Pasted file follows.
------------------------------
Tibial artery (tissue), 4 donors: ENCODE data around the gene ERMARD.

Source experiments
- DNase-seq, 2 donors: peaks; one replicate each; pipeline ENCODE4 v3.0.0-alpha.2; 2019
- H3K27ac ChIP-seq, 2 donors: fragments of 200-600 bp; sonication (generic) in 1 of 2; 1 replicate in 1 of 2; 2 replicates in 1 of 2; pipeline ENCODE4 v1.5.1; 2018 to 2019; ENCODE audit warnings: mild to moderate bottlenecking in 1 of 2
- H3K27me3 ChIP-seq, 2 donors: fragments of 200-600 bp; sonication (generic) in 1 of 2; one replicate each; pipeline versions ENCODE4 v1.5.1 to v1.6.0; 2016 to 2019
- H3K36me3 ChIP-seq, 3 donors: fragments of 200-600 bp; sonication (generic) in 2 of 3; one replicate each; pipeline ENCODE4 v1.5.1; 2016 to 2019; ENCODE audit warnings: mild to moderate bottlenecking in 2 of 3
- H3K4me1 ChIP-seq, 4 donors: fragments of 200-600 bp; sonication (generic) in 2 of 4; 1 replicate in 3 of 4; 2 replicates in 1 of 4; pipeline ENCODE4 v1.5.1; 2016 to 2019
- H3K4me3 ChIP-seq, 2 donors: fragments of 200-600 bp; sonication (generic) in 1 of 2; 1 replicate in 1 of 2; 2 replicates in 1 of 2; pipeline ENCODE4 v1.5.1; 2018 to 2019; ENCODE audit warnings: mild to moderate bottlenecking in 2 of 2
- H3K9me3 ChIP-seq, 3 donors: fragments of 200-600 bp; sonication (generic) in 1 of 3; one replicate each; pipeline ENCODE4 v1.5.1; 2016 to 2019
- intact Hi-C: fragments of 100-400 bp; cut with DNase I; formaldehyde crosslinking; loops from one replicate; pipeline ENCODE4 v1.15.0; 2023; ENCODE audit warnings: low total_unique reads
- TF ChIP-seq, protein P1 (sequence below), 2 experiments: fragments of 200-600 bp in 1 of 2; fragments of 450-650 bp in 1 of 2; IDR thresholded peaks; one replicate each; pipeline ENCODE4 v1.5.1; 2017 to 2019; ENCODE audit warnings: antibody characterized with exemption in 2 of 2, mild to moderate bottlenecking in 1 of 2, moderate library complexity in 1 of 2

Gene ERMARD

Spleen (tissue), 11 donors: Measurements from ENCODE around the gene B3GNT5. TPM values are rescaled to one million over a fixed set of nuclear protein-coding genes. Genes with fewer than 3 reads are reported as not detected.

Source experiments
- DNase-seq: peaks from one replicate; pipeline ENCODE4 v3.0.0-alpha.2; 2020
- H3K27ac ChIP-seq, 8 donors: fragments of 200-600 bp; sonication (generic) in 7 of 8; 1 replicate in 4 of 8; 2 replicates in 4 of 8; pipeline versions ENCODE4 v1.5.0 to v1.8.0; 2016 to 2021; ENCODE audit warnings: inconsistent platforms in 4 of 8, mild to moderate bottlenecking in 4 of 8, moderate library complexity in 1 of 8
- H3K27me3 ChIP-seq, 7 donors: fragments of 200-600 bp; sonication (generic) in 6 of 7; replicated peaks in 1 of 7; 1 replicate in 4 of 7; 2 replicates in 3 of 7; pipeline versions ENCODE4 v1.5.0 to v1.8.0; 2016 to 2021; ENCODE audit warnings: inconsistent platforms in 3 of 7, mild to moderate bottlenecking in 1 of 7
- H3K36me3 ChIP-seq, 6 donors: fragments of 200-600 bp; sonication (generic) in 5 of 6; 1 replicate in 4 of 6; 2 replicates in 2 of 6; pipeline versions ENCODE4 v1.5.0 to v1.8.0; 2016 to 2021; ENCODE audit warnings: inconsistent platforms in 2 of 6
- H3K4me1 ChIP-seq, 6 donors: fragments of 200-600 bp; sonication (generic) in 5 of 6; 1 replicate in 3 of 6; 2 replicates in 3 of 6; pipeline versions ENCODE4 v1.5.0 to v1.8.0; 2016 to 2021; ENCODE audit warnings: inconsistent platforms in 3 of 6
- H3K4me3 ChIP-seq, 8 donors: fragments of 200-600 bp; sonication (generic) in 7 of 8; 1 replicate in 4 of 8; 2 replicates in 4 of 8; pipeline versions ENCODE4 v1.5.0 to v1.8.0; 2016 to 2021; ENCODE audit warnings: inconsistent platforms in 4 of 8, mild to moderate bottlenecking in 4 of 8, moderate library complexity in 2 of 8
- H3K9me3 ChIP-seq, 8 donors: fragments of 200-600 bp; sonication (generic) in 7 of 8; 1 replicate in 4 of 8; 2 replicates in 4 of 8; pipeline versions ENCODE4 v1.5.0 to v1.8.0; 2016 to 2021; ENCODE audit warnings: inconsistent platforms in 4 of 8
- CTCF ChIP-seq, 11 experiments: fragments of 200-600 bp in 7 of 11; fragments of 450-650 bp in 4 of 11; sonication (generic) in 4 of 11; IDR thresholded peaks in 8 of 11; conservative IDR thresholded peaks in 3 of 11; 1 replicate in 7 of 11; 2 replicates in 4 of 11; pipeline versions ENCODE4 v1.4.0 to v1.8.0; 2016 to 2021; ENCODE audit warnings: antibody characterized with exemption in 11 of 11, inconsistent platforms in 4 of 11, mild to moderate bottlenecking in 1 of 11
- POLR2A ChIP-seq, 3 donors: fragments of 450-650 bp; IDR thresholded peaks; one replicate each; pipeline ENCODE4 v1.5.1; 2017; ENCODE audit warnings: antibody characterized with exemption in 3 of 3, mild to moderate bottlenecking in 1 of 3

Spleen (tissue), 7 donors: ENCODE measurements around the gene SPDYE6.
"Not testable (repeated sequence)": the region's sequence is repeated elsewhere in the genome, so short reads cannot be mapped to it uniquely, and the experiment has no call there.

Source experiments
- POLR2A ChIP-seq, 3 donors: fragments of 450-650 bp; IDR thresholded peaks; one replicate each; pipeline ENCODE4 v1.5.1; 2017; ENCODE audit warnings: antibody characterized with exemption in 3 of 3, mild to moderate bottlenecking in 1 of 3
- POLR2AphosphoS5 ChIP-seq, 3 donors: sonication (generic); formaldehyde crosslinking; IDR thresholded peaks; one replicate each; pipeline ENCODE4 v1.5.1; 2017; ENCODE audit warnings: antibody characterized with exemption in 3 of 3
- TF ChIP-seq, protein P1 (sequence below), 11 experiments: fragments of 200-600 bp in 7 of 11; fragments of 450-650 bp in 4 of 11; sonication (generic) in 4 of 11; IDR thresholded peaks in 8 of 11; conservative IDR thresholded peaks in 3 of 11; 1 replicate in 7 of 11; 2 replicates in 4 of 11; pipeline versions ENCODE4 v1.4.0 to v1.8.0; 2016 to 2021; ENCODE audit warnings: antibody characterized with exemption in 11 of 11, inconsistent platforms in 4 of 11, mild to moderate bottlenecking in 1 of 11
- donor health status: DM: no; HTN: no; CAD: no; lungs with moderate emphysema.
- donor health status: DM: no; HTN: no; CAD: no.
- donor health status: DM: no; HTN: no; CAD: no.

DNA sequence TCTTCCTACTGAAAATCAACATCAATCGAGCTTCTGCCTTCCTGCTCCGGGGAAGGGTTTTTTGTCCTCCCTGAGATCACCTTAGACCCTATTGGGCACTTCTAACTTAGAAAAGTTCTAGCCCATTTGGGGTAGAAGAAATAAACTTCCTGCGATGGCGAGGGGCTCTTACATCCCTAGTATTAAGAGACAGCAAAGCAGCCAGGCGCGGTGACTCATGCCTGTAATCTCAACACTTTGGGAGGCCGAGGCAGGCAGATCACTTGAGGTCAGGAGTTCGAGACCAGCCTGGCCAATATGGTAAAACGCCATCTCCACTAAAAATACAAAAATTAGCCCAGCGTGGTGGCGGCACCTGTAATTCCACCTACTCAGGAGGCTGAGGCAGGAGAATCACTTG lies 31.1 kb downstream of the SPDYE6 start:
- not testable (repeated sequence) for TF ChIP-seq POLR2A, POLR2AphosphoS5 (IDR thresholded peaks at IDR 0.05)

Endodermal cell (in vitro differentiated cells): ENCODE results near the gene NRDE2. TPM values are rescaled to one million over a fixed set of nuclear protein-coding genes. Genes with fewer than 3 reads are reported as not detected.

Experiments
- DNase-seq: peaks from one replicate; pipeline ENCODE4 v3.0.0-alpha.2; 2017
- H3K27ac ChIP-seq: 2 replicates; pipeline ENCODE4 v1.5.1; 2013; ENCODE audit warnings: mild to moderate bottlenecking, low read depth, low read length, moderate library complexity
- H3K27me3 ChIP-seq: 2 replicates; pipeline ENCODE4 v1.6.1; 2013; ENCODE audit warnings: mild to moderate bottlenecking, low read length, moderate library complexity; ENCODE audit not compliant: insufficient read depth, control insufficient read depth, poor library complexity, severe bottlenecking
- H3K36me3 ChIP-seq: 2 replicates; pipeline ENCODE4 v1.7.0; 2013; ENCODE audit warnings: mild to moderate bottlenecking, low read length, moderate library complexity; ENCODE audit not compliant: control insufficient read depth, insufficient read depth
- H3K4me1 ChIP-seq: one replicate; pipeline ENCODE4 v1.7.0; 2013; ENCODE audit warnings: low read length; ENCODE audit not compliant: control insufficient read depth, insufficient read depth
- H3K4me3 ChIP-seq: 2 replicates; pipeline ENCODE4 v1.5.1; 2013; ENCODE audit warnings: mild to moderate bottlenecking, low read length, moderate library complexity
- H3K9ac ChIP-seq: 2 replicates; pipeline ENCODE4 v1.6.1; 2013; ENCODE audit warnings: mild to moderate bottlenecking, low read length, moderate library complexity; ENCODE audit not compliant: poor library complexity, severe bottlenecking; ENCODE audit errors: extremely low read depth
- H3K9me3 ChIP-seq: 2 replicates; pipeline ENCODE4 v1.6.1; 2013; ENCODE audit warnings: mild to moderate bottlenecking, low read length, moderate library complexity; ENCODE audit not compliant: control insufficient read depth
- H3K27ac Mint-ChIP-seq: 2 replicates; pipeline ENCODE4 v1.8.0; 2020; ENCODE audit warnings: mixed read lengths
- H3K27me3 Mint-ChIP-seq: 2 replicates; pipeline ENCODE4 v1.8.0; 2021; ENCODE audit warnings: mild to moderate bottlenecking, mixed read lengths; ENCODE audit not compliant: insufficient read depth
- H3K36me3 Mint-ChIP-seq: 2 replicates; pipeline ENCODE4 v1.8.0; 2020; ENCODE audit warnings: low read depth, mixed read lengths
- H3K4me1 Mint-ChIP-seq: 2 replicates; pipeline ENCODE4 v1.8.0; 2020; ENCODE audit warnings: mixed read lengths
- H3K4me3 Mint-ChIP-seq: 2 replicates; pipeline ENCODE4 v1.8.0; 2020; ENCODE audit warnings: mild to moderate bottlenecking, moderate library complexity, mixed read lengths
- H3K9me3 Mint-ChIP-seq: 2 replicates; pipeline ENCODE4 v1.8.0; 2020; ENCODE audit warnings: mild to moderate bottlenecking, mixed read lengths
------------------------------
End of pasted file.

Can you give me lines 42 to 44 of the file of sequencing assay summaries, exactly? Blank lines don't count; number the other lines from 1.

- H3K4me3 ChIP-seq: 2 replicates; pipeline ENCODE4 v1.5.1; 2013; ENCODE audit warnings: mild to moderate bottlenecking, low read length, moderate library complexity
- H3K9ac ChIP-seq: 2 replicates; pipeline ENCODE4 v1.6.1; 2013; ENCODE audit warnings: mild to moderate bottlenecking, low read length, moderate library complexity; ENCODE audit not compliant: poor library complexity, severe bottlenecking; ENCODE audit errors: extremely low read depth
- H3K9me3 ChIP-seq: 2 replicates; pipeline ENCODE4 v1.6.1; 2013; ENCODE audit warnings: mild to moderate bottlenecking, low read length, moderate library complexity; ENCODE audit not compliant: control insufficient read depth